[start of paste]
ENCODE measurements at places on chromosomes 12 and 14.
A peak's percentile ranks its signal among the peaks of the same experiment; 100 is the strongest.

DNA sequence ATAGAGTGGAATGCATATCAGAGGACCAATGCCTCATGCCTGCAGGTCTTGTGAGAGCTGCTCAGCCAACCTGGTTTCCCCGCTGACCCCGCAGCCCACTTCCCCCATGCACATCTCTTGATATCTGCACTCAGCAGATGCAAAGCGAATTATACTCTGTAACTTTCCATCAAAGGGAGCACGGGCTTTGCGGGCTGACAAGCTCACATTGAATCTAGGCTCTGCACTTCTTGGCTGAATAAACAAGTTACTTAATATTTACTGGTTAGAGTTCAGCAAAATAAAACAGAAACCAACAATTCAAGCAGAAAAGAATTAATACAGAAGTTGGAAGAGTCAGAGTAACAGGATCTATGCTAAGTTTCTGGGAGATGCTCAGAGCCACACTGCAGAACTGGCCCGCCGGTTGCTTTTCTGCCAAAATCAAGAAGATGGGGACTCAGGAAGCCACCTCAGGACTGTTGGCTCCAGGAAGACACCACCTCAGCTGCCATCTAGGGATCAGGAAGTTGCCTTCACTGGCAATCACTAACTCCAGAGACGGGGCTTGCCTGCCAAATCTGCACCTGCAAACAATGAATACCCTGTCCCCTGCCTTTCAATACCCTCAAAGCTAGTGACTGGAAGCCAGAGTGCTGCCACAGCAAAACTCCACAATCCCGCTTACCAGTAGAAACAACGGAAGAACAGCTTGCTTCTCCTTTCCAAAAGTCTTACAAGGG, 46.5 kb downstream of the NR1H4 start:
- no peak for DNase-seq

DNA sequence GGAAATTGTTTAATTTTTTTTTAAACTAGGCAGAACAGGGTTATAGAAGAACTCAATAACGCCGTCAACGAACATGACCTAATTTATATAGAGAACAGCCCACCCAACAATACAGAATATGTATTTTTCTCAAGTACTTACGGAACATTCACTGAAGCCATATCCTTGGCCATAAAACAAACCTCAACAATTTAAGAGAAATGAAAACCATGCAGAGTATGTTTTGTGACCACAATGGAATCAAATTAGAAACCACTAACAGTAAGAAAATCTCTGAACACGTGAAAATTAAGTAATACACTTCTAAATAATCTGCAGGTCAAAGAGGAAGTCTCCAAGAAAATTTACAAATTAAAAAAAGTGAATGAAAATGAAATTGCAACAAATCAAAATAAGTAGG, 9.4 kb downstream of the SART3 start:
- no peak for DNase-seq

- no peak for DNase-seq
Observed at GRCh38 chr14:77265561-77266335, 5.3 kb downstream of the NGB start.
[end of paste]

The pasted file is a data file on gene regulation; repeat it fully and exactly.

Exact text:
ENCODE measurements at places on chromosomes 12 and 14.
A peak's percentile ranks its signal among the peaks of the same experiment; 100 is the strongest.

DNA sequence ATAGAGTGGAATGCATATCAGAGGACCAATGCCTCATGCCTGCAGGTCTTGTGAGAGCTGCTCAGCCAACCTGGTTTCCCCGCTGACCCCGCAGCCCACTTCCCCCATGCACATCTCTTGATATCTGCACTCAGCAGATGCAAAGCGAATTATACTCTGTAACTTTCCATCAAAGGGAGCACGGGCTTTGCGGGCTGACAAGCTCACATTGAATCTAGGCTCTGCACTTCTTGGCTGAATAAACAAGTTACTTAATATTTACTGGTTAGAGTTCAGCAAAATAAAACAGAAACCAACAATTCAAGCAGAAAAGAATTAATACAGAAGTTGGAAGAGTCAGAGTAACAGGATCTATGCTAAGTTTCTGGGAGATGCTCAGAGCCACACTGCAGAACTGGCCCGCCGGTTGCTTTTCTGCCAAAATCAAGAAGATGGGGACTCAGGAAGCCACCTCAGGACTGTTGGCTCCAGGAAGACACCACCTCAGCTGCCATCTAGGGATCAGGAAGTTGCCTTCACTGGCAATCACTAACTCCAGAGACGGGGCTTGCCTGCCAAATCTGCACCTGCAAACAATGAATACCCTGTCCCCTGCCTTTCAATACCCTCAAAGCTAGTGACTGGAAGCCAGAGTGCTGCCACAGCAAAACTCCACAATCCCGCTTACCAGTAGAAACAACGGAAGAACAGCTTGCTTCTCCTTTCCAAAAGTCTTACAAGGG, 46.5 kb downstream of the NR1H4 start:
- no peak for DNase-seq

DNA sequence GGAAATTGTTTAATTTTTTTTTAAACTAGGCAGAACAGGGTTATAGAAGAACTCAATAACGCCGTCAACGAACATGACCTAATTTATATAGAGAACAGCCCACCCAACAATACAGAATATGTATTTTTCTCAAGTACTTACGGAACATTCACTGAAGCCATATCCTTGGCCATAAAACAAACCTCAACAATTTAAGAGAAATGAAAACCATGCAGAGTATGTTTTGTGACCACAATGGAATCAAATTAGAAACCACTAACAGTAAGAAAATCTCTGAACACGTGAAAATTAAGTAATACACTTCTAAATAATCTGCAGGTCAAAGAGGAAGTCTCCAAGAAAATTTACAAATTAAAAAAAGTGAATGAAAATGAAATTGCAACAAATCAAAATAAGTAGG, 9.4 kb downstream of the SART3 start:
- no peak for DNase-seq

- no peak for DNase-seq
Observed at GRCh38 chr14:77265561-77266335, 5.3 kb downstream of the NGB start.